Daniela Márquez, 30, bears the scars of Colombia’s long civil war on her body. Until three years ago, she was a medic with what was then South America’s most powerful guerrilla army: the Revolutionary Armed Forces of Colombia (Farc).
Five years ago, while her commanders were suing for peace, an airstrike killed seven of her comrades and hurled pieces of shrapnel into her arms, legs and back.
Despite the hatred she felt for the government, she supported a peace deal signed in 2016 that formally ended five decades of war that killed more than 260,000 and forced 7 million from their homes.
“The government never stopped being an enemy,” she said. “But living in fear of another airstrike became unbearable.”
For the past four years, Márquez and her young children have lived in a remote demobilization camp of rough shacks nestled in the rainy mountains of the Cordillera Central, where she is raising her young children, aged one and three.
But Márquez and many former fighters say that the bet that they made on peace has not yet paid off – and that the government has done little to protect them from those that still want them dead.
Since the peace deal was signed, 254 ex-Farc members have been murdered across the country, and while the apparent motives for their killings vary, those responsible – either the gunmen or those who order the deaths – rarely face justice.
The brazen string of killings has caused some demobilized fighters to wonder if Colombia will ever know peace.
“War is war, it never ends,” said Márquez. “The same as always, we’re waiting for the roof above our heads to fall in.”
The peace deal won a Nobel peace prize for Juan Manuel Santos, the president who negotiated it, but in Colombia it remains divisive.
Many Colombians still view the accord – with its guarantees of soft sentencing in exchange for testifying at a special peace tribunal – as too soft on rebels who kidnapped thousands of civilians, ambushed soldiers and became major players in the country’s drug trade.
After the deal, the former rebels formed a political party, whose name – the Common Alternative Revolutionary Force – maintained the armed group’s Spanish initials. In January they rebranded as “the Commons”, a name less redolent of decades of war. Days later, the special peace tribunal charged eight rebel leaders with kidnapping.
Though still controversial, the hearings are the first chance for many of the war’s victims to have their day in court. But as the process of justice and reconciliation plays out in Bogotá courtrooms, former rebels accuse the current president, Iván Duque of deliberately slow-walking the implementation of other parts of the peace deal.
In early November, hundreds of former fighters from the Farc marched to Bogotá, the capital, demanding work opportunities and better protection. Duque promised to improve housing and security, but laid the blame for the violence at the feet of dissident Farc fighters who have returned to arms.
In Carrizal, conditions are worsening. Shacks are falling apart, the roads and pathways torn up, and residents’ only way to communicate with the outside world is a public wifi with intermittent service. A few commercial projects, such as pineapple crops and beekeeping, have proven unproductive as the camp is so far from markets.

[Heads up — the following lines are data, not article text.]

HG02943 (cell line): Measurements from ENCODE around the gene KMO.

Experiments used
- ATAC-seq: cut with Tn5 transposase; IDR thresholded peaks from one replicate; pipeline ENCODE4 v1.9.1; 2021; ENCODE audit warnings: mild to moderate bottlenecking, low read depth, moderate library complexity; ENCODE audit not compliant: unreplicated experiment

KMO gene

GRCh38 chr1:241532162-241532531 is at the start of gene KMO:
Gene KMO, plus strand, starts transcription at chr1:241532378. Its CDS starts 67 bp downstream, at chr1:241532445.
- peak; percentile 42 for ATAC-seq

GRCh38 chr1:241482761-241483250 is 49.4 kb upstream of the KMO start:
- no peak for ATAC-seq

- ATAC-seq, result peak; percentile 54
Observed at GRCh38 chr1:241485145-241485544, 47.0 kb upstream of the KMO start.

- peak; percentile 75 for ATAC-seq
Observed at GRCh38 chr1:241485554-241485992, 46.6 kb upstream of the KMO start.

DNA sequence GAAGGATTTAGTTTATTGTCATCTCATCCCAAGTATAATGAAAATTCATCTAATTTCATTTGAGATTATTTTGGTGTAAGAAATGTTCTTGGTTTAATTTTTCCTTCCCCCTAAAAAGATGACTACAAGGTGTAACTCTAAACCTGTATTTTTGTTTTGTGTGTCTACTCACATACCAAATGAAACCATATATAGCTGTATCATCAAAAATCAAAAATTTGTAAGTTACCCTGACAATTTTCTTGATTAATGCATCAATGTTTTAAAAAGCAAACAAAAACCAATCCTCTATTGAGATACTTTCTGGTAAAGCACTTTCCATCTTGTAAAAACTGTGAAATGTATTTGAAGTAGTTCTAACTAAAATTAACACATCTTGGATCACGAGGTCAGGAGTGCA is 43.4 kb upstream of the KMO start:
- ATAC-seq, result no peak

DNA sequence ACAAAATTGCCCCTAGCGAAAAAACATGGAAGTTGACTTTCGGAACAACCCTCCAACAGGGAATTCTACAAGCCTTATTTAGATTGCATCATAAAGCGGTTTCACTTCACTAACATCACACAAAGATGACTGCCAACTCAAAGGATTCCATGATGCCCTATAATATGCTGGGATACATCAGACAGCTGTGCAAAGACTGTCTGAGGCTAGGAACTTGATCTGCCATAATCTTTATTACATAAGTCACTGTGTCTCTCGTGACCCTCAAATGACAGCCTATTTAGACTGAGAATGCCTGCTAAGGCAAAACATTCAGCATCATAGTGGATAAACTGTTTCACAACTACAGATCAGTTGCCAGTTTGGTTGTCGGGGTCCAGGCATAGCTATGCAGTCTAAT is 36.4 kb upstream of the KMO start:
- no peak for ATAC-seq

Meanwhile, fighting continues nearby. The region, which straddles some of Colombia’s most productive goldmines, is rife with armed groups: another rebel group, the National Liberation Army (ELN), continues to battle the army, who are stationed across the valley.
The Gaitanist Self-Defence forces of Colombia (AGC) and the Caparrapos – two drug-trafficking gangs with origins in the paramilitary militias which battled the Farc – have also been expanding their presence, as have dissident Farc factions.
At night, the sound of gunfire often drowns out the croaking of frogs and chirping of crickets.
“Like a fish underwater that will suddenly leap above the surface, fighting can break out at any time,” said Wilmer Perdonimo, 57, who spent 35 years with the rebels and now tends a smallholding attached to the camp. “We live between fear and hope.”
When rain is torrential, as it often is this time of year, the trail into the camp is a muddy bog. There is no phone reception, no hookup to the electrical grid and no reliable running water. Former rebels are still living in the temporary shelters they hastily put up nearly four years ago. The coronavirus pandemic has not yet reached their camp, though outbreaks of tropical diseases like dengue and yellow fever are not uncommon.
Nevertheless, some ex-rebels say the rough conditions are a small price to pay for peace.
“The road to peace is torturous and very rocky,” said Teo Panclasta, a former fighter with political aspirations. “But that’s where we’re going.”
In the nearby village of Carrizal, houses and shops are daubed with ELN graffiti, and it is clear how rebel groups are able to win support in isolated towns with few jobs and no health centre, school or police.
“When you see how abandoned we are here, you understand why armed groups are able to become the authorities,” said a civilian community leader, who preferred not to give her name for fear of reprisal. “No one expects the government to do anything.”
Some analysts warn that former guerrillas may see history repeating itself. After a previous attempt to make peace in the late 1980s, thousands of members of the Patriotic Union, a previous Farc political party, were murdered by paramilitary groups often working with the military.
“We’ve seen this script before within just a generation, and if these guerrillas think it is happening again, they’ll take up weapons again,” said Adam Isacson, a Colombia expert at the Washington Office on Latin America thinktank. “They’ll see no other choice.”